of Defense Donald Rumsfeld
Interview on ABC's This Week with Sam Donaldson and Cokie Roberts
October 28, 2001
11:30 A.M. EDT
ROBERTS: And now joining us is Secretary of Defense Donald Rumsfeld. Thank you
so much for being with us, Mr. Secretary.
RUMSFELD: Thank you.
ROBERTS: I want to get to that question about Iraq later, but first, the war.
There have been stories over the weekend that give the perception that this
war, after three weeks, is not going very well. That the Taliban is getting
stronger, that Osama bin Laden is still at large, that one of the chief opposition
leaders has been assassinated, and that the Red Cross warehouse has been hit
by U.S. bombs. Is the war just not going as well as you had hoped it would at
RUMSFELD: Oh, no, quite the contrary. It's going very much the way we expected
when it began. Three weeks is not a very long time, if one thinks about it.
And the progress has been measurable. We feel that the air campaign has been
effective. The fact that for a period we did not have good targets has now shifted,
because we are getting much better information from the ground in terms of targets.
Also, the pressure that has been put on fairly continuously these past weeks
has forced people to move and to change locations in a way that gives additional
ROBERTS: Did the military help Abdul Haq, the opposition leader who was assassinated
RUMSFELD: My understanding of that situation was that he had decided to come
back in the country in a form and manner of his own choosing. And that he did
request assistance, and that he received some assistance. The assistance, unfortunately,
was from the air and he was on the ground. And regrettably, he was killed.
ROBERTS: But he did receive assistance from the U.S. military?
RUMSFELD: That's my understanding. No, I didn't say that. I said he requested
assistance and received it.
ROBERTS: But not from the U.S. military?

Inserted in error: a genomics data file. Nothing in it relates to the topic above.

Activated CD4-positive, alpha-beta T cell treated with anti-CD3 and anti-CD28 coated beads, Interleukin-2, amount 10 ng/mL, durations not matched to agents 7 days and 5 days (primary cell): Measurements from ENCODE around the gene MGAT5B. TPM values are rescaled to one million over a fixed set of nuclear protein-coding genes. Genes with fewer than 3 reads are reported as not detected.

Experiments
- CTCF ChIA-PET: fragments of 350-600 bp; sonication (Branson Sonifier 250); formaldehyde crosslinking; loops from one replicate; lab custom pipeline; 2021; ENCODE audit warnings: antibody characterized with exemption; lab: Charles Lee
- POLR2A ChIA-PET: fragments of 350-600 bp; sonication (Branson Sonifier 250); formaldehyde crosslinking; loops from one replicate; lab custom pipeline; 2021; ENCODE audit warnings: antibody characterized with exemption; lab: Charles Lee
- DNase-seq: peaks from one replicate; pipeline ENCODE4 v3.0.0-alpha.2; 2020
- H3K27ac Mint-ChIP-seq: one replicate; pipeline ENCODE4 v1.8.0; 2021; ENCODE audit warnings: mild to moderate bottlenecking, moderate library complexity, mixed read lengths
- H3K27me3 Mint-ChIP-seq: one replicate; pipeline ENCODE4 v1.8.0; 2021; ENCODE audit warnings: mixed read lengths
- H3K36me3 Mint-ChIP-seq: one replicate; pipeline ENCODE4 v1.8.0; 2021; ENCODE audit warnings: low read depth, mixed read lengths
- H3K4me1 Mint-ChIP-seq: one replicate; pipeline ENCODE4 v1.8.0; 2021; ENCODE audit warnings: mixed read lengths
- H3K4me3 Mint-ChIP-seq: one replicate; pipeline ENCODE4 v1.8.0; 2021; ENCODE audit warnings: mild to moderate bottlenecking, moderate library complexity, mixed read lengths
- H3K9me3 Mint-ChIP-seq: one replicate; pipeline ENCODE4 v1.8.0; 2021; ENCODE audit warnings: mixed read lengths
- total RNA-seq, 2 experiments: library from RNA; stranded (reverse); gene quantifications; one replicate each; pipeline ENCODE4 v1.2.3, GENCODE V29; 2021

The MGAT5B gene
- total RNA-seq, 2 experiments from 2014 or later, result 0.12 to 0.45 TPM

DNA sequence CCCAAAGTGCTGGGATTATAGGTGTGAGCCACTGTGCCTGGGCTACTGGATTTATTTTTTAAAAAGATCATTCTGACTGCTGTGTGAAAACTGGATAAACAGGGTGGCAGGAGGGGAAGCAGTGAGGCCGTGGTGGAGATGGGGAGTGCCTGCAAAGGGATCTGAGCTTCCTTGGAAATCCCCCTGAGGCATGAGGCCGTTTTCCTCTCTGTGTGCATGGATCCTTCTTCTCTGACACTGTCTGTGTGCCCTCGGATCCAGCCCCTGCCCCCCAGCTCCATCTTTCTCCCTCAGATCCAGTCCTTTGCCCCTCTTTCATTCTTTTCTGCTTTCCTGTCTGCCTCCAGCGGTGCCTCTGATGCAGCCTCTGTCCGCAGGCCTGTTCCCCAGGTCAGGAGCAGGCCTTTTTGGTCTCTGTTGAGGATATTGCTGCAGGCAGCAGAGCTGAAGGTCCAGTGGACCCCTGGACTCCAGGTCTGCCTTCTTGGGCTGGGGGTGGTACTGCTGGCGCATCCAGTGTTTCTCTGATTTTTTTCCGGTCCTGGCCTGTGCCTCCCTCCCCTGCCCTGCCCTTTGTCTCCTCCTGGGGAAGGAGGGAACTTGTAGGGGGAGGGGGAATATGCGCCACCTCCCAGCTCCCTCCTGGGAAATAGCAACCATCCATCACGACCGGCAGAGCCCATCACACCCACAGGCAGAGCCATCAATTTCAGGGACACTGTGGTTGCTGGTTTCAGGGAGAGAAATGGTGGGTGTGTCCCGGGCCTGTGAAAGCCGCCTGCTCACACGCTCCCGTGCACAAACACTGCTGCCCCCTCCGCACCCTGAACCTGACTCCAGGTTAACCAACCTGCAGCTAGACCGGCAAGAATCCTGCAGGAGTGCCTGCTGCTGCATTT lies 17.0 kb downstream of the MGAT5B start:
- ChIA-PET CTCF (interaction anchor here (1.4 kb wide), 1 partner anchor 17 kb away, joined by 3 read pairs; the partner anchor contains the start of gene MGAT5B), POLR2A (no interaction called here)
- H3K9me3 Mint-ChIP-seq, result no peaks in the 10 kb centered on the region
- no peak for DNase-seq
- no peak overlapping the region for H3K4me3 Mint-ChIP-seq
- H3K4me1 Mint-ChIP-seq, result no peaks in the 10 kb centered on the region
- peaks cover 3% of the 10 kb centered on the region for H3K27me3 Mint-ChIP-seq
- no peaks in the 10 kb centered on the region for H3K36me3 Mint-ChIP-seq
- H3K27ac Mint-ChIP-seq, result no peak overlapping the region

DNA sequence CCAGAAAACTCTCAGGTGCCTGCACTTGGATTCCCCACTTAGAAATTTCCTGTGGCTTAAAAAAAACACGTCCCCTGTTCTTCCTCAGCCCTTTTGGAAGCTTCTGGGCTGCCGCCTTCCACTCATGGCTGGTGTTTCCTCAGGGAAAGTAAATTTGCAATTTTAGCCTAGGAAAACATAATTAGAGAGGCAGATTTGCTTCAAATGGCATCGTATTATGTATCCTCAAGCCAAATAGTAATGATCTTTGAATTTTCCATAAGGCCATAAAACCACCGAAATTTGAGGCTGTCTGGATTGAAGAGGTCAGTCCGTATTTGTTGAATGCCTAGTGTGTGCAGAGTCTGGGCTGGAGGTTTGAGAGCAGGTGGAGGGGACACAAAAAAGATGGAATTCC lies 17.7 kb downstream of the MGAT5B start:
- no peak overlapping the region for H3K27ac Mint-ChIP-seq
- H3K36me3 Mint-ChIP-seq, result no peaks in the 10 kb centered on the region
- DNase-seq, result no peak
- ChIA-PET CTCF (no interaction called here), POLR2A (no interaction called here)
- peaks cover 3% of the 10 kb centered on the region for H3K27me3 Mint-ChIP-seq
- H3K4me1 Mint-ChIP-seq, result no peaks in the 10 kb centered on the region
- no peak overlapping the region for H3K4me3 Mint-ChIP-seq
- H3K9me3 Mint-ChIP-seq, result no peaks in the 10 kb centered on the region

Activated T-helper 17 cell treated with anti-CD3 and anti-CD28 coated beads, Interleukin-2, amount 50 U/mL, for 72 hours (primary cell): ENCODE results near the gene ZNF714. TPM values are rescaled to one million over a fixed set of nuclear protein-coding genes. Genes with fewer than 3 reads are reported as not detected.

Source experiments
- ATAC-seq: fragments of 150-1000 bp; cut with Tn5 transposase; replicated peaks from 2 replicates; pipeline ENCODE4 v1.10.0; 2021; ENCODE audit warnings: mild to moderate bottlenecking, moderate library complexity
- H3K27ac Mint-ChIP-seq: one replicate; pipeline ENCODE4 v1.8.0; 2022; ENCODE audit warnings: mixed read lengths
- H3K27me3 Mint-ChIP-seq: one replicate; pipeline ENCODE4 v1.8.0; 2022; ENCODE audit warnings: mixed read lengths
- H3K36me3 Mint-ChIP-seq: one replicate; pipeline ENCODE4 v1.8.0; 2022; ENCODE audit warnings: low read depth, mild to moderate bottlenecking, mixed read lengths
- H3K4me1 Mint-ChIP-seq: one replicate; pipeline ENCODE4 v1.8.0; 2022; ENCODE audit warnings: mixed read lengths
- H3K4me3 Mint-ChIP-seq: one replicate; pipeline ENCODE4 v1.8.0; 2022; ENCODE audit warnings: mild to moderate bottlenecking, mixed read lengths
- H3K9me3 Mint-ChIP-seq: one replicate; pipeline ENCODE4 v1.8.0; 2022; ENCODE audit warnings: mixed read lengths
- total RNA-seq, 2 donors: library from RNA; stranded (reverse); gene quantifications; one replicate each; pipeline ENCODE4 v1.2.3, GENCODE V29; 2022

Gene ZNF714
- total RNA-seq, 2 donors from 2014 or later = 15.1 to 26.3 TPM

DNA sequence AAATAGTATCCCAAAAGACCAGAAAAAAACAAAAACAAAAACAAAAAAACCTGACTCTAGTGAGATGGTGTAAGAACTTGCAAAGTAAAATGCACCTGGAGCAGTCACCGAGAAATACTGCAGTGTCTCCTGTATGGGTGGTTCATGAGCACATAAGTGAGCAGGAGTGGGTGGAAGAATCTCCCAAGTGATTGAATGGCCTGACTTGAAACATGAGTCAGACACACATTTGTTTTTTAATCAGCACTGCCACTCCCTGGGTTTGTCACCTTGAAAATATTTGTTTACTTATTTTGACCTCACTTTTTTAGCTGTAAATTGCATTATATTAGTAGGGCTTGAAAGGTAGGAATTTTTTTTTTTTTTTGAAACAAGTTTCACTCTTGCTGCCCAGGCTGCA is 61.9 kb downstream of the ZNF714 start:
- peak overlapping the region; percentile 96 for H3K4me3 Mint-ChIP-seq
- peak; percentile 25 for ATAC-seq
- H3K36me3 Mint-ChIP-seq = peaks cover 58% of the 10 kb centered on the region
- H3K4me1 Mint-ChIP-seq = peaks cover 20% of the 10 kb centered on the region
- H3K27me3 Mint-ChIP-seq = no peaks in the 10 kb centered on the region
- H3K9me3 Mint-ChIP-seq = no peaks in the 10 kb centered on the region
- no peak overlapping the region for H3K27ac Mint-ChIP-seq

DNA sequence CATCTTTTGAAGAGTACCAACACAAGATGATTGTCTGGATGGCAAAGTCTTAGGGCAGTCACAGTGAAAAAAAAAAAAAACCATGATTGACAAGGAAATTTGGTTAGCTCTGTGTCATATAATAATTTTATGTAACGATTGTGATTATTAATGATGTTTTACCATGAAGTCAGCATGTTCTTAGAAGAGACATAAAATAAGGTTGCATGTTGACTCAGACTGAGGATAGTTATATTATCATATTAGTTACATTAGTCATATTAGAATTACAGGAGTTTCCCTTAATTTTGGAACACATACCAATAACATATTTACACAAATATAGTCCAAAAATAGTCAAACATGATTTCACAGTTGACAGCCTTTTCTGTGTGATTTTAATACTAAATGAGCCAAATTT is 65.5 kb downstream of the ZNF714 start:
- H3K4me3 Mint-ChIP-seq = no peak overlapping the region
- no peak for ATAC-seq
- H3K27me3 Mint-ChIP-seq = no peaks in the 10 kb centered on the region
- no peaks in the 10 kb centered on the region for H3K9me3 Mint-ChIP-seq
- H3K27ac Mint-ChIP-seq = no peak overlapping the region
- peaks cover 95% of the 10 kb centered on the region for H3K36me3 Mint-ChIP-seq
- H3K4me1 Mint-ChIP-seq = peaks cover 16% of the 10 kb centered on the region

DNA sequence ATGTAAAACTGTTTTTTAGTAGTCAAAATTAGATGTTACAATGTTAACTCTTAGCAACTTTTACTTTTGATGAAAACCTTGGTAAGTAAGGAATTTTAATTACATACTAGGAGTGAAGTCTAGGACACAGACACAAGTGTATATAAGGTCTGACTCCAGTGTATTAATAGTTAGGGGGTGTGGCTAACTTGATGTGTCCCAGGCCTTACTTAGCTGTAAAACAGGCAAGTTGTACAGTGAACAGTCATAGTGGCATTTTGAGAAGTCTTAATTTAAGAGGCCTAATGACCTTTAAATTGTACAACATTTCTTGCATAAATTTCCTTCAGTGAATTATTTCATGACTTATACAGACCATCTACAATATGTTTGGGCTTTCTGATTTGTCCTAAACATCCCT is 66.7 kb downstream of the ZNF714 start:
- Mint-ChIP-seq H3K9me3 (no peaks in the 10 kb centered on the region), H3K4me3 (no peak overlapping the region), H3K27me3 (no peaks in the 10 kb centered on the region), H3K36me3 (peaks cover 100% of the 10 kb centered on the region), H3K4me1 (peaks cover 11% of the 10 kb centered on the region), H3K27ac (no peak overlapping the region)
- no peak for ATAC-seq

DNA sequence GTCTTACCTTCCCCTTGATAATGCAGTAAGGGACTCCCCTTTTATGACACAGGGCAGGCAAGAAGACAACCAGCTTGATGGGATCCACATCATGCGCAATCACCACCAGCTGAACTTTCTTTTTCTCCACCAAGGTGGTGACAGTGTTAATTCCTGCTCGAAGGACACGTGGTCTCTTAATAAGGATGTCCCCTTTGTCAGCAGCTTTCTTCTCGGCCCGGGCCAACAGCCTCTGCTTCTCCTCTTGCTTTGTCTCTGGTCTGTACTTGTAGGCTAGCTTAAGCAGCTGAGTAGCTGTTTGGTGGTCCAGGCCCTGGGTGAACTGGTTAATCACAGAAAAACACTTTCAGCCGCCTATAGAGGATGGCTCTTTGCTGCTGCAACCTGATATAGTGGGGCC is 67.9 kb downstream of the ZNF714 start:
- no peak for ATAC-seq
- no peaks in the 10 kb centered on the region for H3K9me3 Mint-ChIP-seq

RUMSFELD: No. It was from another agency.
ROBERTS: Okay. From an intelligence agency, I would take it.
RUMSFELD: It was from another element of the government.
ROBERTS: Okay. The question of victory is one that is some -- a question of
definition. And I think that our polling generally shows that getting Osama
bin Laden is considered an important part of this campaign and I want to show
you some things that you've said over the last week about this question. You
said, "The military role will be over there when the Taliban and the al-Qaeda
are gone, gone. And that is what this is all about." Then you said of Osama,
"He's got a lot of money, he's got a lot of people who support him, and
I just don't know whether we'll be successful." And finally, "Until
you have him, you do not have him. So what is the progress? Until he's no longer
functioning as a terrorist, he is functioning as a terrorist." That sounds
like you think that he is still the problem and until we get him, we've not
won, but we might not get him.
RUMSFELD: Well, those are a few of the things I've said on the subject. I've
said a great many things on the subject. I've also said I have every reason
to believe we will find him. I've also said that I don't think he's the whole
problem. This is not about a single person. It is about the problem of terrorism.
He is one element of al-Qaeda. There are a lot of leaders. If he disappeared
today off the face of the Earth, there would still be the al-Qaeda network,
there would still be other terrorist networks, and there still would be worldwide
terrorism that would need to be dealt with.
So I think that it makes -- it's a mistake to too great an extent to try to
personalize what's going on in this world. We lost thousands of people here
in the United States. The president has declared war on international terrorism.
He is hard at taking the war to them, because there's no way to defend everywhere
in the world against terrorists. You simply must go find them and root out those
That is what is underway. To think only about one man, I think, is a mistake.
Will we get him? I think we will. And I certainly hope so.
ROBERTS: Why not put in massive ground troops now to go in and find the elements
of al-Qaeda and hopefully, also, Osama?